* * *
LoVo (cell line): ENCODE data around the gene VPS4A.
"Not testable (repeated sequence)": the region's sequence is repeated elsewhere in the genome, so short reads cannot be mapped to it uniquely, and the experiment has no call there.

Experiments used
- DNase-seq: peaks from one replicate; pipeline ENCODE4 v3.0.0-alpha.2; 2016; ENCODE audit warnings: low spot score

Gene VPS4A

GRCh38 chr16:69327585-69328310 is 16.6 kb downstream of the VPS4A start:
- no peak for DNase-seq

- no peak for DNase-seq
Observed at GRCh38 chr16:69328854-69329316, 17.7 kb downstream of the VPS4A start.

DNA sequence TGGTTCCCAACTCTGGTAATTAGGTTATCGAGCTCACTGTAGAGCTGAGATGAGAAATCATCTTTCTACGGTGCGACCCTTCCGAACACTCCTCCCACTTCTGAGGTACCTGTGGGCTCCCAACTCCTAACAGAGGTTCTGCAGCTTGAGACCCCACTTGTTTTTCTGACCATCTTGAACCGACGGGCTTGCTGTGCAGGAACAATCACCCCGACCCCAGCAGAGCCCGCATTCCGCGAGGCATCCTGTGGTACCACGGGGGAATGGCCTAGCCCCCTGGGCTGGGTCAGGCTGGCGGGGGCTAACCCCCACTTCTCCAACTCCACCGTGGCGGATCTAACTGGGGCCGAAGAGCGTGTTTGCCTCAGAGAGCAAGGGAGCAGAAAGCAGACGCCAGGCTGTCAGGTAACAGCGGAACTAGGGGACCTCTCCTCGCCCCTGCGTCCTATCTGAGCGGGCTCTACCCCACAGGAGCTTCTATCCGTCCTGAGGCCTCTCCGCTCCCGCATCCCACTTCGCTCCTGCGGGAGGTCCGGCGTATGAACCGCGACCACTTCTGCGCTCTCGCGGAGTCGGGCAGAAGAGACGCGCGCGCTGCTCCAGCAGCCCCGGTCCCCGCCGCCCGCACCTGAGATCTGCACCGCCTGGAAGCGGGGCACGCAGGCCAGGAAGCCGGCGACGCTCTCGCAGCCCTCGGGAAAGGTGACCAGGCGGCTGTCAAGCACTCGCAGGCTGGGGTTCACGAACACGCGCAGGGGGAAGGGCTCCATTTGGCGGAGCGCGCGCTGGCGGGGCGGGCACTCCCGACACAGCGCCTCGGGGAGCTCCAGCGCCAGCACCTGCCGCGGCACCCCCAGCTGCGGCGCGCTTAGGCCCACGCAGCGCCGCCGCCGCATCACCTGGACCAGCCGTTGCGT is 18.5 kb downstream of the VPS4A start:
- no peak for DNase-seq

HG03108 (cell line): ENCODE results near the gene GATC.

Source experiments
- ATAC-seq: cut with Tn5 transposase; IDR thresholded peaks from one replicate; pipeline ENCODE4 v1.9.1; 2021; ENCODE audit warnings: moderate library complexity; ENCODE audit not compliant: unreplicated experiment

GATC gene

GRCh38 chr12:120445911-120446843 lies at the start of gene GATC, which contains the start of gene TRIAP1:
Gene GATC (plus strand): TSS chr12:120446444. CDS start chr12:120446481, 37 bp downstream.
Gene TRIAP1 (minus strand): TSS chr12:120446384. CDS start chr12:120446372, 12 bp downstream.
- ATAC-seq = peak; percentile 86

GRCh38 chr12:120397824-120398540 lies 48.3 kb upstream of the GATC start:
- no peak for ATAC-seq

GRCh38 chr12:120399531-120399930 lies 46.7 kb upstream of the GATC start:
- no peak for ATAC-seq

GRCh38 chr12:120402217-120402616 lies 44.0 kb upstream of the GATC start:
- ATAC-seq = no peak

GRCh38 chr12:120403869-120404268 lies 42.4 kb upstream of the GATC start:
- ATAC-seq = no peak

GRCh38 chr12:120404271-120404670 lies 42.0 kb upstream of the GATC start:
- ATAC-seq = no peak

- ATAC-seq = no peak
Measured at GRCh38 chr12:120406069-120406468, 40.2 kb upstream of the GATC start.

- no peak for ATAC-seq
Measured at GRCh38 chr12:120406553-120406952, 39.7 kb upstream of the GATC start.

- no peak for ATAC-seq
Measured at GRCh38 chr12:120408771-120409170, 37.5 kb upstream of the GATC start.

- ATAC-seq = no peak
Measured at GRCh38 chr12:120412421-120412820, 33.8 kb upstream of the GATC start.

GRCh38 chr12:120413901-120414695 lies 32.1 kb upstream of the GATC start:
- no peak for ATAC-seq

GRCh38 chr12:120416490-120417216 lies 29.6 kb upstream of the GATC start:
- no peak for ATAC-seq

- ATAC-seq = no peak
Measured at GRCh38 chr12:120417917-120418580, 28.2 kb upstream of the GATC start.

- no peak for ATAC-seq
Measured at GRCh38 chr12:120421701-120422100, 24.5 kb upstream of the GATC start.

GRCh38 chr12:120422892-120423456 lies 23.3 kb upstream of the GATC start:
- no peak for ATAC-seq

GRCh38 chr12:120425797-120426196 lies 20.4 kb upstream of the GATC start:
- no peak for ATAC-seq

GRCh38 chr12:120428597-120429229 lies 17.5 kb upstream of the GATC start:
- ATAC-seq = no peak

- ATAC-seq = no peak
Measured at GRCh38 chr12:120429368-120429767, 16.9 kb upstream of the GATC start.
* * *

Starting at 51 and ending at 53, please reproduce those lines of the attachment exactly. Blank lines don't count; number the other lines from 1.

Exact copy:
- ATAC-seq = no peak

- ATAC-seq = no peak
Measured at GRCh38 chr12:120429368-120429767, 16.9 kb upstream of the GATC start.